This Subtle (and Painful) Symptom Could Mean You Have COVID




If you've been paying attention to the news, you know that the COVID-19 pandemic has continued to change and evolve, with different variants presenting new symptoms (hello there, Eris variant). And unfortunately, some who have contracted the virus and recovered have continued to be impacted by something called "long COVID."

"'Long COVID' is defined as symptoms occurring three months after a SARS CoV-2 infection that lasts for at least two months and cannot be explained by an alternative diagnosis," says Dr. Bruce Y. Lee, MD, MBA Executive Director of PHICOR (Public Health Informatics, Computational, and Operations Research) and professor at CUNY Graduate School of Public Health and Health Policy.

Commonly reported symptoms include fatigue, shortness of breath, cough and other respiratory symptoms, joint pain, muscle pains, memory issues, problems concentrating or brain fog, heart palpitations, sleep issues, loss of or alterations in smell or taste, depression, anxiety, fever, and fatigue.

"Many of these 'long haulers', many of whom are unable to work or perform everyday tasks are still suffering debilitating effects," says Dr. Noah Greenspan, PT, DPT, CCS, EMT-B of the Pulmonary Wellness Foundation.

And one unexpected symptom that people have reported experiencing is chronic heartburn, otherwise known as gastroesophageal reflux disease (GERD), after recovering from a SARS-CoV-2 infection.

"Heartburn symptoms can vary. While the classic symptom is a burning sensation in your chest, there are other possible manifestations of heartburn, including chest pain, difficulty swallowing, regurgitation, a sore throat, cough, and sleep problems," says Dr. Lee. But how does COVID cause heartburn, exactly, and what can you do about it? Here's everything you need to know.

Related: How to Get Rid of Heartburn

How Does COVID Cause Heartburn?

According to Dr. David Putrino, PhD, Director of Rehabilitation Innovation at Mount Sinai, gastrointestinal symptoms such as constipation, nausea, general digestive issues, stomach, pains, cramps, and acid reflux have become more common in "long COVID."

"Even a symptom like heartburn can be one of the most challenging pieces. While it's relatable, if every single day you're having it, it can negatively impact your life," says Dr. Putrino.

Unfortunately, it's unclear exactly why COVID causes heartburn.

"One possibility is that the virus seems to be able to affect nerve cells. It could possibly disrupt the nerves that normally help your esophageal sphincters close and prevent contents from your stomach from going back up into your esophagus," says Dr. Lee. "Another possibility is people may be taking antibiotics when they start having COVID-19 symptoms, even though antibiotics do not help against the virus. Antibiotics can then change the normal bacteria in your gut, which can, in turn, lead to more GERD."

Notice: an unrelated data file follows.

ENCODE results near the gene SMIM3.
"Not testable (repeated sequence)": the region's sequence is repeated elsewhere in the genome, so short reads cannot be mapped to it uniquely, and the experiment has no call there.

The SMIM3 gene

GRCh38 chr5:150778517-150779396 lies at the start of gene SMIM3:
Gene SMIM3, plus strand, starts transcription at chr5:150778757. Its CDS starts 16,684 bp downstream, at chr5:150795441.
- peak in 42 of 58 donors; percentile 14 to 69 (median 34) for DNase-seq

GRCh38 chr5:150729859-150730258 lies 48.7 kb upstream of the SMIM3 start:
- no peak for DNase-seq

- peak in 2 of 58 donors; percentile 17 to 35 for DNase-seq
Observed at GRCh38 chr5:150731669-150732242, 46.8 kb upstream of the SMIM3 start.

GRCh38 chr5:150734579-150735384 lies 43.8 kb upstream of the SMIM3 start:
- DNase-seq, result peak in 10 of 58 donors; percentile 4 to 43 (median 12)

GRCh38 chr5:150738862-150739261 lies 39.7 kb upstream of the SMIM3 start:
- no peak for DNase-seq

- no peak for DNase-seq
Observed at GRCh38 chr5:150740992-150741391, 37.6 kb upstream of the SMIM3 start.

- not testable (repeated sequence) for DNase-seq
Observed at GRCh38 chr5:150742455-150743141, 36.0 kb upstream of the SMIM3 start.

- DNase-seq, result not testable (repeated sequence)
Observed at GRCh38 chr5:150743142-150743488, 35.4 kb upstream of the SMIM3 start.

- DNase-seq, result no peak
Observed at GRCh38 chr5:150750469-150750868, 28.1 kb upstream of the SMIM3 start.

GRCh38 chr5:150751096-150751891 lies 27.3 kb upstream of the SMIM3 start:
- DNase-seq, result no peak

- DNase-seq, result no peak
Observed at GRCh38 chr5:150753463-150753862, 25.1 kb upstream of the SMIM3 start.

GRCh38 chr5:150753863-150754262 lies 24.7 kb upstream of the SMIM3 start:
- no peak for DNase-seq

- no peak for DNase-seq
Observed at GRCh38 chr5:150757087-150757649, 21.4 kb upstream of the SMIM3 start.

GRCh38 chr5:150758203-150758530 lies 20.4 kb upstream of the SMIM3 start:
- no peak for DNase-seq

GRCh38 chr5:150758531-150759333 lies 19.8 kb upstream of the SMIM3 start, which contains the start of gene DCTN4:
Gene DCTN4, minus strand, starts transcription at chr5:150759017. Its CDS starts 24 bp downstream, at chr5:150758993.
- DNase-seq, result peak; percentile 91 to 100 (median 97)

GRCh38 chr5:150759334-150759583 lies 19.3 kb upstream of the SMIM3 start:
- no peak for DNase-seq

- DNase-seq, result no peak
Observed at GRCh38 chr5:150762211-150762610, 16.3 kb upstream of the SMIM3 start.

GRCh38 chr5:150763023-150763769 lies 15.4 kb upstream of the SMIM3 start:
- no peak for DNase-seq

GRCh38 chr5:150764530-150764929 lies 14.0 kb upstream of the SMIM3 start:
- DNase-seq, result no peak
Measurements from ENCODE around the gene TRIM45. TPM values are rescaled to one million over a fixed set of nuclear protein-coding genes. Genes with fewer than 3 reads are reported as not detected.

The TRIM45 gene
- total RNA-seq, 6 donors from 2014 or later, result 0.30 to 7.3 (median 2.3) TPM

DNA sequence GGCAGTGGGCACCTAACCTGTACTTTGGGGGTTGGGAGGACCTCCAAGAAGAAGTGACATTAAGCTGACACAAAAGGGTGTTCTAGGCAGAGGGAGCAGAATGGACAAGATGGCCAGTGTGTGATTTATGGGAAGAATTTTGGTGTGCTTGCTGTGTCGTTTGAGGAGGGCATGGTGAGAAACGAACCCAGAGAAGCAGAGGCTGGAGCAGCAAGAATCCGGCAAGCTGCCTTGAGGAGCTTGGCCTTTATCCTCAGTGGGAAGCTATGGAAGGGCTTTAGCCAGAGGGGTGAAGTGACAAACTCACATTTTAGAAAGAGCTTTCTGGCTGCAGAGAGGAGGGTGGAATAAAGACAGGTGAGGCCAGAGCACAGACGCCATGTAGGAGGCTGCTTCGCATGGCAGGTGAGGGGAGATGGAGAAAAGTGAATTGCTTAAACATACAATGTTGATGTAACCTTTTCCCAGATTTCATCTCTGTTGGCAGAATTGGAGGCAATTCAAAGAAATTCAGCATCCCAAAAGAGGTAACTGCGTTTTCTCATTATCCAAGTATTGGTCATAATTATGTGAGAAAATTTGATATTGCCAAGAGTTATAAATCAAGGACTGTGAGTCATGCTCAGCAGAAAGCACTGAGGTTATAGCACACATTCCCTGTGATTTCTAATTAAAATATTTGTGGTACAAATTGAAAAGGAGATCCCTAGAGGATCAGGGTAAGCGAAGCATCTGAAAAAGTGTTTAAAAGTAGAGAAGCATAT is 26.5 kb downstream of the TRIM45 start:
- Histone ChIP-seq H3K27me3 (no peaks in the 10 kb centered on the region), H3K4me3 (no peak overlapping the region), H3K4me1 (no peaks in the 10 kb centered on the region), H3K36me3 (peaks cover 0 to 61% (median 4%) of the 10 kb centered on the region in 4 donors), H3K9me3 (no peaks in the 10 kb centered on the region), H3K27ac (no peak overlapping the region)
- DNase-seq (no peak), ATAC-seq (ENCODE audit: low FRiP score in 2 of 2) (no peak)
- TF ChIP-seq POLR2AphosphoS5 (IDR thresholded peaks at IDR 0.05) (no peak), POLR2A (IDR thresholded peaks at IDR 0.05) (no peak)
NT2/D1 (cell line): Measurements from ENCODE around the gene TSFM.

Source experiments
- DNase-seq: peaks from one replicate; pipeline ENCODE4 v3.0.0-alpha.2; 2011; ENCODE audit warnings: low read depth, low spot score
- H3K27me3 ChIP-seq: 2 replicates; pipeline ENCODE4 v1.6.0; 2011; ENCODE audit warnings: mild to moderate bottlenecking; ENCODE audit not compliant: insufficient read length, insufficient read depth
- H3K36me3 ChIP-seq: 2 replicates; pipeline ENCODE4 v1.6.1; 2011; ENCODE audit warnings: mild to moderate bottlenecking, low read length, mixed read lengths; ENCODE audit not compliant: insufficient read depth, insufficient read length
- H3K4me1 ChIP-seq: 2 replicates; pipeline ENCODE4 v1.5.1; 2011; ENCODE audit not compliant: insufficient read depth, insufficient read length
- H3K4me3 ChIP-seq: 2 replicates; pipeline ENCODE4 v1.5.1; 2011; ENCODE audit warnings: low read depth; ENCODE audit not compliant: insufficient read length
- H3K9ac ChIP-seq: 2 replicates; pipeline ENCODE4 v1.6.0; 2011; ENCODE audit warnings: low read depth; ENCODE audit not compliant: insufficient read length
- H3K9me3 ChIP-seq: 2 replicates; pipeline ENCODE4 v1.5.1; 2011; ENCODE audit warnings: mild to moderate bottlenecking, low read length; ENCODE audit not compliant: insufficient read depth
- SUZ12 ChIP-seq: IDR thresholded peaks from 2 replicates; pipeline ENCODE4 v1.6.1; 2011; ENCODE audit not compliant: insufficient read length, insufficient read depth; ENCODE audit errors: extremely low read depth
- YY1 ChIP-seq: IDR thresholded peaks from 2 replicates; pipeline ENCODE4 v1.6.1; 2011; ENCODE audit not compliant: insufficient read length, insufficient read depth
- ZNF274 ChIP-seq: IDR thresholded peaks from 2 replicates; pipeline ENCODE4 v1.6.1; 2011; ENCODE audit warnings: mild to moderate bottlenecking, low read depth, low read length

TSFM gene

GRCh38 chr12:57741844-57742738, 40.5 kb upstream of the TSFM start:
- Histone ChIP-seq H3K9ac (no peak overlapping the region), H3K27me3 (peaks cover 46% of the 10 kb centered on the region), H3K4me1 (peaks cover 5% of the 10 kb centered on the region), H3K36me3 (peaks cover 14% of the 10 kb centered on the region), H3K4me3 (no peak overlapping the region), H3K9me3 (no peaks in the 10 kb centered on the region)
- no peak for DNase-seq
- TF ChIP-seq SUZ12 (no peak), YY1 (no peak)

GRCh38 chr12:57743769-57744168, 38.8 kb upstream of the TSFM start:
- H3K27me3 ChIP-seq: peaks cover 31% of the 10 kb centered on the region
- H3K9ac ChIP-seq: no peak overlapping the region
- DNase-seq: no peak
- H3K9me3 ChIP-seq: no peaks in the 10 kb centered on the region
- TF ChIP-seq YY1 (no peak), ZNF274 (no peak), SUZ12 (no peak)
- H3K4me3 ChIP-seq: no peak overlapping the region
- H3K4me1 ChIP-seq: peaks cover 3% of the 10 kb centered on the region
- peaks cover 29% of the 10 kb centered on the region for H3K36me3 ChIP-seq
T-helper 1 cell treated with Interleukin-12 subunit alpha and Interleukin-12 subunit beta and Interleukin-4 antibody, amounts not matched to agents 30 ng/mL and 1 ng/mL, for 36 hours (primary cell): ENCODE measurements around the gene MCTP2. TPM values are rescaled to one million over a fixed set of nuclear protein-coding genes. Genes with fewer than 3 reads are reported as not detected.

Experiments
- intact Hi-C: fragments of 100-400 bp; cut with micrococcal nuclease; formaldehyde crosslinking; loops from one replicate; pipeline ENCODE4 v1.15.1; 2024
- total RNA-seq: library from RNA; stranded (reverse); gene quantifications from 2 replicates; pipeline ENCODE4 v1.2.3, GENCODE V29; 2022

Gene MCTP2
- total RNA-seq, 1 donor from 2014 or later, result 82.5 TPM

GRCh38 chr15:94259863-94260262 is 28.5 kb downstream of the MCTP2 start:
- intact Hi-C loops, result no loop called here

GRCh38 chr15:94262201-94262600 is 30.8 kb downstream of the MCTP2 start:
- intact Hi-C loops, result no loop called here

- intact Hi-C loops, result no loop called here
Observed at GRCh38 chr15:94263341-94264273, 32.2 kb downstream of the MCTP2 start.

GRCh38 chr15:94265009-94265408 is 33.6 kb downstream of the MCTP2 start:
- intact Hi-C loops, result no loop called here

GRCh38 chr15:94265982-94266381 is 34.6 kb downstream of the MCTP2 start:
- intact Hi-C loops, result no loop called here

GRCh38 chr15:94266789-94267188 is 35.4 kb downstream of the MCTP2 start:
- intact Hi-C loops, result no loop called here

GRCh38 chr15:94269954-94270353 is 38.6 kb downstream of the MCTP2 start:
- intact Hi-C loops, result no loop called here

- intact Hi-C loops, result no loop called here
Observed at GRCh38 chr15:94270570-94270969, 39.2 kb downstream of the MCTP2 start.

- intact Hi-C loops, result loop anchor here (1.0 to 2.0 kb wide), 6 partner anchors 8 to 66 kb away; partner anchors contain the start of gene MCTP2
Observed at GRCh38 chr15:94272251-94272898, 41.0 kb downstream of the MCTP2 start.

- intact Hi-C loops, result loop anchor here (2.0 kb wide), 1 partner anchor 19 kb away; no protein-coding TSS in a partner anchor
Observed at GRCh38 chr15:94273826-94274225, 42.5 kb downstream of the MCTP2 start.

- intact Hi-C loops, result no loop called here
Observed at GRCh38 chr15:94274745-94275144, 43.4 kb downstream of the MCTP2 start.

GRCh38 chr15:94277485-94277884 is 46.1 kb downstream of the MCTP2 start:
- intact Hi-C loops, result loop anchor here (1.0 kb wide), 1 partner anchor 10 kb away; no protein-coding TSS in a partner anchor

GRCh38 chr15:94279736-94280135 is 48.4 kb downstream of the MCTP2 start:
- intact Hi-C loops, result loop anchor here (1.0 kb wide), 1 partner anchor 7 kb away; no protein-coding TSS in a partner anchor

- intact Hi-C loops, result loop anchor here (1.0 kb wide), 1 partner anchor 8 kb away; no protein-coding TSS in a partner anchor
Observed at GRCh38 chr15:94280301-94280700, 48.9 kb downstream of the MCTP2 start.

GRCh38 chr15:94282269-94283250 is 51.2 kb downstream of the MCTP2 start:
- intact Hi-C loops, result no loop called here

Related: Simple Diet Changes That Can Ease Heartburn and GERD

How to Treat COVID Heartburn

If you've been experiencing more heartburn than normal after COVID, you are not alone, and there are many ways to treat it.

"If GERD goes untreated for a long time, it could lead to complications such as narrowing of your esophagus, ulcers in your esophagus, inflammation of your esophagus, and a condition called Barrett's esophagus where the cells lining your esophagus change shape," says Dr. Lee. "This last condition can predispose you to esophageal cancer."

Here are some easy ways you can start to treat and tackle your heartburn.

Adjust your diet

"This includes avoiding food that may promote GERD, such as fried foods, fatty foods, citrus fruits, tomato-based sauces, chocolate, peppermint, and carbonated beverages," says Dr. Lee.

Lifestyle modifications

"You can also avoid lying down within two hours of a meal, eat smaller, more frequent meals instead of fewer larger ones, and keep your head elevated while sleeping," says Dr. Lee. "Reducing excess weight around your abdomen and wearing looser fitting clothing around your midsection can help too. So can quitting smoking."

Take medication

If lifestyle changes aren't enough, you may consider over-the-counter medications.

"These include antacids, H2-receptor blockers such as cimetidine or famotidine, or proton-pump inhibitors (PPIs) such as lansoprazole or omeprazole," says Dr. Lee. "If these don't work, your doctor can try stronger prescription versions of such medications. There are also prescription medications to strengthen your lower esophageal sphincter."

Related: What to Drink for Heartburn Relief 


If all of these don't work, there are surgical procedures.

"Surgical procedures such as a fundoplication to tighten your sphincter but these should only be tried after all non-surgical options have not worked," says Dr. Lee.

See a specialist

A heartburn specialist can help, too. "While you can take over-the-counter medications, you don't necessarily want to become dependent on them," says Dr. Lee.

It may also help to see another specialist, like a registered dietitian or gastroenterologist. "You should not be experiencing heartburn after every single meal or every day of the week," says Dr. Putrino. "Especially if it's new, or something you haven't been experiencing your whole life.

Next up: Exactly What to Do If You Test Positive for COVID Right Now